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I'm only getting 10 Mbps on my Ethernet connection but the NIC supports up to 100 Mbps. Could the Ethernet cable be the culprit? What labels on the Ethernet cable should I look for to make sure it's good enough?

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Steven, as it's been a few days, maybe now would be a good time to select an answer and close the question? The answer Troggy provided is accurate and consistent with troubleshooting techniques in the Telecom industry. –  Everett Nov 22 '10 at 5:21
    
if your getting 10 Mbps why are you complaining? –  user62794 Jan 12 '11 at 19:40

3 Answers 3

up vote 10 down vote accepted

For 100mb speeds, you will want to make sure you have at least "CAT 5" (Category 5) or better cable. "Cat 5e" and "Cat 6" would work as well.

As for your speed problems, your NIC in your computer needs to be 100 mbps capable. Your router or switch that it is connected to needs to be able to support 100 mbps speeds also. If these two are correct, you either have a poor or damaged cable or it could be the settings of the computers connected. Using too long of a cable would cause speeds to be limited also, but are you using cable runs longer than 100 meters?

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CAT5 cables are usually blue - see photo in en.wikipedia.org/wiki/Category_5_cable - though I'm not sure this is any kind of standard. I'm also not sure that the device will actually recognise a too-low-CAT cable, or whether you'll just get more failures and retries. However, I suspect the ethernet driver (or firmware) may automatically switch to a lower speed if it recognises a high failure rate. –  Steve314 Nov 19 '10 at 21:34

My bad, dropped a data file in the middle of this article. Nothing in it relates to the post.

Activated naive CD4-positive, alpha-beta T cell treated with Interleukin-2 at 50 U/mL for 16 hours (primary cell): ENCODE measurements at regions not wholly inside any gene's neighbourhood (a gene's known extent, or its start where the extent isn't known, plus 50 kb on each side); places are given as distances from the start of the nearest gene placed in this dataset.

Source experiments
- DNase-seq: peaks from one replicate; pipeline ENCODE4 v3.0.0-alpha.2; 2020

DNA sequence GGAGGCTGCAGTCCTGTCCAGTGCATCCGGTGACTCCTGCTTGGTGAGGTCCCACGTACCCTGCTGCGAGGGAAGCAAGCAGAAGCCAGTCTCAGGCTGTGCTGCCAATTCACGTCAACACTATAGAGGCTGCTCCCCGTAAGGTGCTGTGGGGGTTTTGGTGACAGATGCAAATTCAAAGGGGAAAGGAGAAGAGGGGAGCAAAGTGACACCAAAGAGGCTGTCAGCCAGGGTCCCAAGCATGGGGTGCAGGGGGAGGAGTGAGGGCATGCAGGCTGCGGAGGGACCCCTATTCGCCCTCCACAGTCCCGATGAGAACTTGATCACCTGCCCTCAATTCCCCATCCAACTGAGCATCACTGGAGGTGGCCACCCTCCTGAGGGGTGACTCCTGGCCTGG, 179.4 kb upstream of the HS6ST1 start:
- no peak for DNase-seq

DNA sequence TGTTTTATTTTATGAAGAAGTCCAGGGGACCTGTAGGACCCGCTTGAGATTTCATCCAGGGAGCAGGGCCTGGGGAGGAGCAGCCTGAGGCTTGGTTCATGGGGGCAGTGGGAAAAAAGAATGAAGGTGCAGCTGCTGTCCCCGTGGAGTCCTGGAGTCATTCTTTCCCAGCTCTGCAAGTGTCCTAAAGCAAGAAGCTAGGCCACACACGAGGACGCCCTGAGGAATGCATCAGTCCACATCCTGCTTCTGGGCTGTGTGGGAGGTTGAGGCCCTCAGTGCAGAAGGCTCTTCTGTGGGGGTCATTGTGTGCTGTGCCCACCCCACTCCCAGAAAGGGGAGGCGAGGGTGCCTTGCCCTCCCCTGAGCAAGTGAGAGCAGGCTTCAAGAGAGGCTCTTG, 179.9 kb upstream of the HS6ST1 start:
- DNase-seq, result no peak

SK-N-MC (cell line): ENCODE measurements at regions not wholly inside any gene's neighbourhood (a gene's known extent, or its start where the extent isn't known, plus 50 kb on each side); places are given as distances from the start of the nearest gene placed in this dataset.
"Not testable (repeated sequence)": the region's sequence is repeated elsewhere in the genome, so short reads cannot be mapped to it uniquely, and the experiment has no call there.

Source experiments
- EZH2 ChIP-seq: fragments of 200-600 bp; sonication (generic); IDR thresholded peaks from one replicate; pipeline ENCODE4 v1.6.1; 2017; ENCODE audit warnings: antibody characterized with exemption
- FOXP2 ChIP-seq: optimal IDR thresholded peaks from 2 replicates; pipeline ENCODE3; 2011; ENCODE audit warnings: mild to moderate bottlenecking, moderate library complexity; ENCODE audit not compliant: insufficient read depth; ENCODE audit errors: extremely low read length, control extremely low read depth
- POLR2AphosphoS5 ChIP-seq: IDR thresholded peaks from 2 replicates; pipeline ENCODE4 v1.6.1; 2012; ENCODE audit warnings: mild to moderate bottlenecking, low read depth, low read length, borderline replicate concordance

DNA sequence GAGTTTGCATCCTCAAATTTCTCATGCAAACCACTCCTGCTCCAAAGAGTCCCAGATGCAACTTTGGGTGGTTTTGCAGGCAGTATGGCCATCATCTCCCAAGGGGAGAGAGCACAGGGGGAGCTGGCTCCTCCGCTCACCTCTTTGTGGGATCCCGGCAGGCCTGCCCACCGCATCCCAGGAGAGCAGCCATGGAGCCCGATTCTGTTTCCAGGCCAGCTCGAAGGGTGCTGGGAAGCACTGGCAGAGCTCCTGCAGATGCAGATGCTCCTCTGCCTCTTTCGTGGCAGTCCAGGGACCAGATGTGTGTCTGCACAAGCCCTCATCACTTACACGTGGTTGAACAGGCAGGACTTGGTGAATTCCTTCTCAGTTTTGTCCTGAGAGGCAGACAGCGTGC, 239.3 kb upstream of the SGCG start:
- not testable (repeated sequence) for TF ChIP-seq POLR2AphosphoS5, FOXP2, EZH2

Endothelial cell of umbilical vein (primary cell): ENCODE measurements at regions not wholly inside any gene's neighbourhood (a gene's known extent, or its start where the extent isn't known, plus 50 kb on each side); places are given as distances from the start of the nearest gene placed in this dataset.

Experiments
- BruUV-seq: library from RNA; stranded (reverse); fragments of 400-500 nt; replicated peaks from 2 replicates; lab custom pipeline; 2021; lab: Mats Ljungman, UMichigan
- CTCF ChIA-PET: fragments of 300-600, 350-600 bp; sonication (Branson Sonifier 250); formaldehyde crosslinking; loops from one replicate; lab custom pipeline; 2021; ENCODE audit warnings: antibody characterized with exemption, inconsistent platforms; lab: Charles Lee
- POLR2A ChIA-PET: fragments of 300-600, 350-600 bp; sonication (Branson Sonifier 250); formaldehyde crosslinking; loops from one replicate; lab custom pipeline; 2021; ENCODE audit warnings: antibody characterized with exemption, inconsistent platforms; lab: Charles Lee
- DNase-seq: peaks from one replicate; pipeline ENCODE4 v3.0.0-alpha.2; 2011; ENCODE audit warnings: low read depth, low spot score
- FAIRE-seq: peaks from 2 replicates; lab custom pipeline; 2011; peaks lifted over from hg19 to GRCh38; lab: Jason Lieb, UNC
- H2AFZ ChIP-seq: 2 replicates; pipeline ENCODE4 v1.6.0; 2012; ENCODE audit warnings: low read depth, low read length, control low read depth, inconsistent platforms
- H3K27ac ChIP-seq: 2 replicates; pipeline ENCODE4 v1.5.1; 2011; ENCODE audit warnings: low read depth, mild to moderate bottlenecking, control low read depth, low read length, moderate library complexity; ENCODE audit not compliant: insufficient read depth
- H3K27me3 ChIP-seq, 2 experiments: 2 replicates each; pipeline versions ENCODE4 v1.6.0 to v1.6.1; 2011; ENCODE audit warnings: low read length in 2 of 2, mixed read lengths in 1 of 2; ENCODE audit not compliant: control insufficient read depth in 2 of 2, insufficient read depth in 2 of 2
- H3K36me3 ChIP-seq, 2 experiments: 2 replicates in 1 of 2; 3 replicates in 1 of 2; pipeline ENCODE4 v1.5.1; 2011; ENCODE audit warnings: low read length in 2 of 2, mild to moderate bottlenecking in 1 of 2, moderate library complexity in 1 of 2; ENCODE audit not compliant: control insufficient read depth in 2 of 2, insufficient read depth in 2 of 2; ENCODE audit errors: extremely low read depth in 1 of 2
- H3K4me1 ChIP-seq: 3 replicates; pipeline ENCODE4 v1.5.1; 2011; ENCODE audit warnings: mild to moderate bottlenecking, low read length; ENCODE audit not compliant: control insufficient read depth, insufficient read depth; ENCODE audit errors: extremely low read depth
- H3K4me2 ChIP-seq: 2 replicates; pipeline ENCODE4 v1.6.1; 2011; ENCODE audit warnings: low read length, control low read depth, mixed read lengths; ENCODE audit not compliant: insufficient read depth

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@Steve314 No, there is no standard for the color of the outer covering of network cables. They can be ordered in every color and various lengths. The different colored ones work great in a switch room where you have 100's of cables and colors make it easy to organize. As for what happens with lower rated cable or you use too long of a cable, the card will connect at the next lowest speed, which would be 10 mbps down from 100 mbps because the rated speed is unreliable (lost packets, time-outs, etc.). –  Troggy Nov 19 '10 at 21:46

If you have a 100MB port you are plugging it into, try turning off "auto detection" for link speed on your computer, and see if you can force it to 100Mbs, some older equipment have issues with speed auto negotiation.

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You want CAT5e or CAT6 (supports Gigabit ethernet). I've had success using CAT5 on 100MBps networks. It is likely that the device you are connecting to doesn't support 100MBps speeds. If it does, you need to look in the configurations of both devices to find out what is limiting the speed.

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